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Sigma Converter 48 V Voltage Regulator Module with Wide Voltage Range

Converter diagram
Fig. 1. One Stage 48/1V Sigma Converter Power architecture
With the ever increasing demands of cloud computing, big data processing, and cryptocurrency mining, by the year 2020 a 10 percent share of the total power consumption will be required by US data centers and telecommunication applications. Replacing 12V bus distribution with a 48V bus distribution system in data centers has been proposed and later adopted by Google®. This architecture promotes a challenge for voltage regulator module (VRM) design being placed near the CPU. The designed VRM must operate at a high efficiency with high power density. In this work, a magnetic integration method is proposed for regulated LLC converters where a printed circuit board (PCB) winding matrix transformer and resonant inductor are integrated using a single core structure with minimum winding requirements. The proposed LLC converter with integrated magnetic structure is utilized in the Sigma converter architecture shown in Fig. 1 for VRM powering the CPU. By realizing a variable gain LLC converter, the Sigma converter is able to effeciently operate with wide input and output voltage ranges to meet the CPU requirements. Comparing with two stage solutions, the power flow in the Sigma converter is shared between two converters with ratio determined with the input voltage across each converter resulting in higher conversion efficiency. The Sigma converter prototype shown in Fig.2 is built to operate with an input voltage range of 40 to 60 V with an output voltage range of 1.3 to 1.85 V. The LLC converter with matrix trans-former structure integrates six transformers and a resonant inductor using a single core structure and PCB winding. The buck converter used for regulating the output voltage is built using GaN devices and a PCB winding inductor. The designed converter provides a maximum output current of 100 A while achieving a maximum efficiency of 95% and power density of 650 W/in3.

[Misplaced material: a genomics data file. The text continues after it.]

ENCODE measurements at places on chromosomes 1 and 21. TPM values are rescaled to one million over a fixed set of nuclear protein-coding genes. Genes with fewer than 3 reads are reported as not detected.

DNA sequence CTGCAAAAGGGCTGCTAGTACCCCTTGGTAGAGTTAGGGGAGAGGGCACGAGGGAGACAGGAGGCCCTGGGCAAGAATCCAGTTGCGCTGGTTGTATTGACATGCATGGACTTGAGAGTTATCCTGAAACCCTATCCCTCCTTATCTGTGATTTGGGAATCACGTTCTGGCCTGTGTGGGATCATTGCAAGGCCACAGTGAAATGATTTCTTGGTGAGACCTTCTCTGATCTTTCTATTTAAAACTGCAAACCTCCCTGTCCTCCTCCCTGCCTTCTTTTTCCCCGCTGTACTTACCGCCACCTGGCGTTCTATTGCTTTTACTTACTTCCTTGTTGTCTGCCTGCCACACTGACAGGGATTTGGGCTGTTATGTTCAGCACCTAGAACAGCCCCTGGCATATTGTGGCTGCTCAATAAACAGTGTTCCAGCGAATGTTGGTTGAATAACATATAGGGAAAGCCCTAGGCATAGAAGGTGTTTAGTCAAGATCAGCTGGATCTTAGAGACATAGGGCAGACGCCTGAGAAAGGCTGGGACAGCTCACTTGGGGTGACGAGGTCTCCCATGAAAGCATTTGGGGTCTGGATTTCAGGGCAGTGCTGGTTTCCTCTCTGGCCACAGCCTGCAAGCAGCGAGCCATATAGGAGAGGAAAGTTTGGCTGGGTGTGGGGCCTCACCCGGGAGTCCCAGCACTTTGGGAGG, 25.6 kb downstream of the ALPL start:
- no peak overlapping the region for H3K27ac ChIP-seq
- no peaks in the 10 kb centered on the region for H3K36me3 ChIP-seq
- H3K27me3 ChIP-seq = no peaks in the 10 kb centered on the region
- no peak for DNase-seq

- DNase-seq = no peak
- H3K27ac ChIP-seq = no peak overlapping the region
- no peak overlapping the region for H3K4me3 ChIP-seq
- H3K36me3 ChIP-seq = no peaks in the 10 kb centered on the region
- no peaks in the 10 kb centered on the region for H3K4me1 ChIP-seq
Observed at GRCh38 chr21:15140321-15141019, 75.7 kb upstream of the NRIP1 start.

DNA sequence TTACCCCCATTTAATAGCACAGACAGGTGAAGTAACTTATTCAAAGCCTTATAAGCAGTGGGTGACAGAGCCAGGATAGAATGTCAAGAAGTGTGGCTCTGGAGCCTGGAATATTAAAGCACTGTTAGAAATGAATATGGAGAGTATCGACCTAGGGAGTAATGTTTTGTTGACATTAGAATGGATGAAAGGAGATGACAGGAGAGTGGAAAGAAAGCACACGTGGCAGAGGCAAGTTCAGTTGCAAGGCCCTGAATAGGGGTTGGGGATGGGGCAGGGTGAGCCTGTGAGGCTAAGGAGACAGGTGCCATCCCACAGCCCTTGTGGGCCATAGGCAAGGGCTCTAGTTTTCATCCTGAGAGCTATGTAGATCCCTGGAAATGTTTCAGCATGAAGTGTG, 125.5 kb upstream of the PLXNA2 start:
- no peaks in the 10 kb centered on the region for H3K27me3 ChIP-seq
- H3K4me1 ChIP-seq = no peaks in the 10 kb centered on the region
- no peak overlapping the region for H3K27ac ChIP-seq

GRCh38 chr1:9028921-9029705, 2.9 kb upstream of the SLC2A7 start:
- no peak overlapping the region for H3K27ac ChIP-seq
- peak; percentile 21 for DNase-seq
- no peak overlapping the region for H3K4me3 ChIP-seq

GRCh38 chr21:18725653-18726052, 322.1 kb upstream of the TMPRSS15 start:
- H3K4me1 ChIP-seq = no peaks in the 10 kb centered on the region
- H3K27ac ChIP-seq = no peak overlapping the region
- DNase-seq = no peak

Fig. 2. Sigma Converter prototype